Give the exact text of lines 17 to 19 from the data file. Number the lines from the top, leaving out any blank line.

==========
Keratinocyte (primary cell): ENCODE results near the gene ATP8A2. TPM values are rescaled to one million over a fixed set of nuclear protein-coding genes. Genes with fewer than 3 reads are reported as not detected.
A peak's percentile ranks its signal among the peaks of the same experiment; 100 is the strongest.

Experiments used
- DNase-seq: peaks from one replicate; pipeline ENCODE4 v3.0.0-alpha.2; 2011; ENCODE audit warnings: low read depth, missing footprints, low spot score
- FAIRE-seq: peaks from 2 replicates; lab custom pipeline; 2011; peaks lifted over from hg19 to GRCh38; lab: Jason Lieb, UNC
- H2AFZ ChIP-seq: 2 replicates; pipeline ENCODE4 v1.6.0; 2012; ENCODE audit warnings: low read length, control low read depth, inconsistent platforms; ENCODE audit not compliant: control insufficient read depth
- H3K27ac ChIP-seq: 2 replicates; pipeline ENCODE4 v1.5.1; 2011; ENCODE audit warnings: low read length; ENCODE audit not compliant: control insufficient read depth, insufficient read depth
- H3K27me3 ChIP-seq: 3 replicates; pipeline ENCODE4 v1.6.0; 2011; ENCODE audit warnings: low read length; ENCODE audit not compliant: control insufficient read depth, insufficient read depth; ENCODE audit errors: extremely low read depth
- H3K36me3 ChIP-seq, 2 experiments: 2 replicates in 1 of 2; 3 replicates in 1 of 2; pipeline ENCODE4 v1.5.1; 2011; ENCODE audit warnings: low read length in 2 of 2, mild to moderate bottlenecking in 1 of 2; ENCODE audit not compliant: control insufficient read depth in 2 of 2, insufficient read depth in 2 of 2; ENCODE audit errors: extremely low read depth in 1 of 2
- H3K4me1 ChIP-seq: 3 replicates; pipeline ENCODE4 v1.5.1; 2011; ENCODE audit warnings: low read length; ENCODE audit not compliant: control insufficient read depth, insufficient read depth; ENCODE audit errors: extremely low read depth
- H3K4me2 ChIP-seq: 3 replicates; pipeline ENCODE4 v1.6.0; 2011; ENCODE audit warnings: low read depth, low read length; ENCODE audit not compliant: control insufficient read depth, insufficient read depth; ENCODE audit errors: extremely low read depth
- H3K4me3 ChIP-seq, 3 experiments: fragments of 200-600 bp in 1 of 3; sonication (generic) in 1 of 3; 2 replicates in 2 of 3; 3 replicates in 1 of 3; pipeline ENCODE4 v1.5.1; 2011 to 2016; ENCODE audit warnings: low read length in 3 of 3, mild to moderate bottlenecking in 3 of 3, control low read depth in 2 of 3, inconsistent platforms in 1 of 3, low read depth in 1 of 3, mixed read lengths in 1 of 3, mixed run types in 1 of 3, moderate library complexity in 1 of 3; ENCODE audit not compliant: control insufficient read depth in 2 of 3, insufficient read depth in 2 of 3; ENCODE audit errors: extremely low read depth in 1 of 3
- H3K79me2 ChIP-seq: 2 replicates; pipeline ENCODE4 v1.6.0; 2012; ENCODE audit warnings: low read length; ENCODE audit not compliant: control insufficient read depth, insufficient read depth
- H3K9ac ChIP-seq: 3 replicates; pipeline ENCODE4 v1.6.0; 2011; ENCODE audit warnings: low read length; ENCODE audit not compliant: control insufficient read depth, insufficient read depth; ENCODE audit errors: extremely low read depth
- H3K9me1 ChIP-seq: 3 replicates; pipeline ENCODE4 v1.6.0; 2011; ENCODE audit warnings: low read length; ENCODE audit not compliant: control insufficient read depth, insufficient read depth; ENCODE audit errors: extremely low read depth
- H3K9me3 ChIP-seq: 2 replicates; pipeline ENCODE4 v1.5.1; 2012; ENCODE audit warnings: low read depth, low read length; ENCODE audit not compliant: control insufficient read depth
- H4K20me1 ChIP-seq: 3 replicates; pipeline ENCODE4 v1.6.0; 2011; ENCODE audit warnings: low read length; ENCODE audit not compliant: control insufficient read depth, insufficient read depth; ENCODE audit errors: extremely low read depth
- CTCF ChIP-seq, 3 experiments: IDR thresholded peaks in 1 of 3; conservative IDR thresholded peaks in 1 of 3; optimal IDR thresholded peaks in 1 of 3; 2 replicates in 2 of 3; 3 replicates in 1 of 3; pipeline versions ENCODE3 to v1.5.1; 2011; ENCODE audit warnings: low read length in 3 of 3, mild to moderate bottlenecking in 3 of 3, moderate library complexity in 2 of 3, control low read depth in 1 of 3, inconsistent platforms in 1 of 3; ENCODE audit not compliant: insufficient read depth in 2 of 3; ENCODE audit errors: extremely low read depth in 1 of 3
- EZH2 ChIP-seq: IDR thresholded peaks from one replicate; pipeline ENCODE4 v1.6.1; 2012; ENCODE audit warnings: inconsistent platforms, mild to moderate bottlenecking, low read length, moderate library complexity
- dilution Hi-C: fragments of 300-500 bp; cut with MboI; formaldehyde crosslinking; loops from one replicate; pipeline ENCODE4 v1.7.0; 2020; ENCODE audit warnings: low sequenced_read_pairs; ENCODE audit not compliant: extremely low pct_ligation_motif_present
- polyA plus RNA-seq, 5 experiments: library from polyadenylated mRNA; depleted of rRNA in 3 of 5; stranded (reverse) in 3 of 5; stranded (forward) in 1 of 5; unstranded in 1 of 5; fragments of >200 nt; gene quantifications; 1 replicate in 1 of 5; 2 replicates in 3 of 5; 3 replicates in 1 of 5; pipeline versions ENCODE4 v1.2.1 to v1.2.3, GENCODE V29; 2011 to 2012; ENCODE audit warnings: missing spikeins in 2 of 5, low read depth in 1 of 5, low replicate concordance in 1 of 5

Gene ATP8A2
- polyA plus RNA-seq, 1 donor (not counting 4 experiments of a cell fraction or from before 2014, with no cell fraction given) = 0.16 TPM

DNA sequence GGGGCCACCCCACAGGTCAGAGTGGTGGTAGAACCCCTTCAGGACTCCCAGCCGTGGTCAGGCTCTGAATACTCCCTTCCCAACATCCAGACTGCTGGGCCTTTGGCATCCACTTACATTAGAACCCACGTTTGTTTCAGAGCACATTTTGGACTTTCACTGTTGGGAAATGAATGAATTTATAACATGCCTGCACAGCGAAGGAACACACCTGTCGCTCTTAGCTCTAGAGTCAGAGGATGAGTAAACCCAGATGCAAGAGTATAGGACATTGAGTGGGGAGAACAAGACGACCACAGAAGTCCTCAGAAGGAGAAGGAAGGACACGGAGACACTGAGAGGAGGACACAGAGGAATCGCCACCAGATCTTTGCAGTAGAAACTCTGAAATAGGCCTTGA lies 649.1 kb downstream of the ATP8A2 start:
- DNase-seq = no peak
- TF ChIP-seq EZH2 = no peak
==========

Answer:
- H4K20me1 ChIP-seq: 3 replicates; pipeline ENCODE4 v1.6.0; 2011; ENCODE audit warnings: low read length; ENCODE audit not compliant: control insufficient read depth, insufficient read depth; ENCODE audit errors: extremely low read depth
- CTCF ChIP-seq, 3 experiments: IDR thresholded peaks in 1 of 3; conservative IDR thresholded peaks in 1 of 3; optimal IDR thresholded peaks in 1 of 3; 2 replicates in 2 of 3; 3 replicates in 1 of 3; pipeline versions ENCODE3 to v1.5.1; 2011; ENCODE audit warnings: low read length in 3 of 3, mild to moderate bottlenecking in 3 of 3, moderate library complexity in 2 of 3, control low read depth in 1 of 3, inconsistent platforms in 1 of 3; ENCODE audit not compliant: insufficient read depth in 2 of 3; ENCODE audit errors: extremely low read depth in 1 of 3
- EZH2 ChIP-seq: IDR thresholded peaks from one replicate; pipeline ENCODE4 v1.6.1; 2012; ENCODE audit warnings: inconsistent platforms, mild to moderate bottlenecking, low read length, moderate library complexity